On the television show VEEP, the Vice President of the United States is given the task of spearheading the campaign to reduce obesity in America. She says to her chief of staff, “The President knows I am made uncomfortable by fat people. You want to know the secret to keeping weight off? Shut your (expletive) pie hole…. Put down the cupcake.”
I’ve told you before, I expected my life to be roses and reggae when I became sober. I honestly thought, if I quit drinking, all my problems would dissolve and I’d rise up like a Phoenix from the ashes of my indiscretions, anew. I thought I would lose ten pounds (all those empty calories gone from my life), my hair would shine and I would have newfound energy and peace of mind.
That didn’t happen.
I have discovered a few interesting things about myself that need tweaking, now that I’m sober… I self medicated for example, to ease the discomfort of a number of learning differences. I do not have the same level of frenetic energy I used to have. I have quickly developed what can only be described as a sugar addiction and for the first time in my adult life I have an appetite.
I gained fifteen pounds.
How can that be? That’s not fair. By my calculation, I was drinking about 3,000 calories per day, so cutting those calories should result in an immediate weight loss, right?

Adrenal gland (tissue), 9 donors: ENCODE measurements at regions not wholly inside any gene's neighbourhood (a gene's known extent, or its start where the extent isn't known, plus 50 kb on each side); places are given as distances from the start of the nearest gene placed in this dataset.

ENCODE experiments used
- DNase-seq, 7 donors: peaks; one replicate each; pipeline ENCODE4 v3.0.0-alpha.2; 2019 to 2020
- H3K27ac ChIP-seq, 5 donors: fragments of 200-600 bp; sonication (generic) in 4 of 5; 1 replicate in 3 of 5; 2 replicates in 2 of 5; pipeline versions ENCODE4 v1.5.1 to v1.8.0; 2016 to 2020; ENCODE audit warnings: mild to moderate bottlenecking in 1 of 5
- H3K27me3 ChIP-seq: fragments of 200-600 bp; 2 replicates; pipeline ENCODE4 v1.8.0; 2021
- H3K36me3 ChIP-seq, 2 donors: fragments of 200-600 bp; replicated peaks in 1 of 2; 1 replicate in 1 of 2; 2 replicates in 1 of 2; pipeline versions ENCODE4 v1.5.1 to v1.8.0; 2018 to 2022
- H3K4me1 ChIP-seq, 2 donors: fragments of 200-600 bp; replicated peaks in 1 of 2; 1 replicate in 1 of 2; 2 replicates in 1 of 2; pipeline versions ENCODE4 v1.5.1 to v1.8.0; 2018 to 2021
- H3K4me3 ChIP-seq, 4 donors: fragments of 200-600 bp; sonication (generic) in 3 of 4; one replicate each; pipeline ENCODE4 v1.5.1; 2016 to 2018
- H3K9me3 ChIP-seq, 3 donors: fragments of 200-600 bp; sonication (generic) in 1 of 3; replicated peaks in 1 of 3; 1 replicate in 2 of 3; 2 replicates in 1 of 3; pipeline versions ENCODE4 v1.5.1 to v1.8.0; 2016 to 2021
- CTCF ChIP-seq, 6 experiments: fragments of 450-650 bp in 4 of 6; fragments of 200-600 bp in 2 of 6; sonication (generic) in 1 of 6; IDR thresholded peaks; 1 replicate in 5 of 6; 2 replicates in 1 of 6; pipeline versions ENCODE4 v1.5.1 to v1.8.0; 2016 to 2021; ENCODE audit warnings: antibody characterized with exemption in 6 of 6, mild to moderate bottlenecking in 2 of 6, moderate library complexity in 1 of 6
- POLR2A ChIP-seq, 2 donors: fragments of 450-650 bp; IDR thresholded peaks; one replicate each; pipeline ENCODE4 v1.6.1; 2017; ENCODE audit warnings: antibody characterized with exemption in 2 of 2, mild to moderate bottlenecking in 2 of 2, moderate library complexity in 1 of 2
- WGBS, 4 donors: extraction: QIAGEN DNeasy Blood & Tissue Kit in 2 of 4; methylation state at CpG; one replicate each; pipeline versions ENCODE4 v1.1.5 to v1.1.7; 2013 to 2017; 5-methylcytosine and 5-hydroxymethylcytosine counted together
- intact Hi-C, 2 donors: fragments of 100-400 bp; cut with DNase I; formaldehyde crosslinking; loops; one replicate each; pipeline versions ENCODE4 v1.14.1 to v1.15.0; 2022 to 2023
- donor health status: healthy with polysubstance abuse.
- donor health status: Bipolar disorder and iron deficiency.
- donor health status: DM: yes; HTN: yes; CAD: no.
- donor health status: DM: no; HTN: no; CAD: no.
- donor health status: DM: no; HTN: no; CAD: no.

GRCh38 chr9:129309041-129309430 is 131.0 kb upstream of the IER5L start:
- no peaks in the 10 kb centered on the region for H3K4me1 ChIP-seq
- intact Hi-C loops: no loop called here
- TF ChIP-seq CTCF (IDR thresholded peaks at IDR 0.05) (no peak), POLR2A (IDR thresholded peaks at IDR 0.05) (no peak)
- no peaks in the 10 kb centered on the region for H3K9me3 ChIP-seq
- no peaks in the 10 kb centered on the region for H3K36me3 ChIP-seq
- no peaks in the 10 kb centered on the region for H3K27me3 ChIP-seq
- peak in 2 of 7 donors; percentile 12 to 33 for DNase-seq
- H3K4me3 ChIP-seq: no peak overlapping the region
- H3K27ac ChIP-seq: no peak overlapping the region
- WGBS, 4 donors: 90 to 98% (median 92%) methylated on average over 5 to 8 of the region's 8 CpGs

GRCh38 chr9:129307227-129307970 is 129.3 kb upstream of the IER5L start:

The Disability Resource Directory (yes, Virginia there is a Disability Resource Directory) says: Not everyone gains weight when he or she begins an alcohol recovery program but there are many people who do gain weight. The average gain is about ten pounds but there are many people who gain a significant amount of weight. This weight gain is discouraging because with alcohol, it is generally easier to stay thin. The weight gain also discourages other alcoholics from recovery… The important thing to realize is that a person would have to gain 150 pounds for the weight gain to be unhealthier than the excessive drinking.
No shit Sherlock, and that makes me feel so much better…
The DRD goes on to say exercise, diet and “good addictions” are key to recovering like a super model, with the same degree of pathos as the fictional Vice President above. We’re on our own, people. I hike. I gave up sugar for Lent. I’ll FIX this.
But I don’t feel like I should have to.
I feel like the universe (and my body) should give me a break…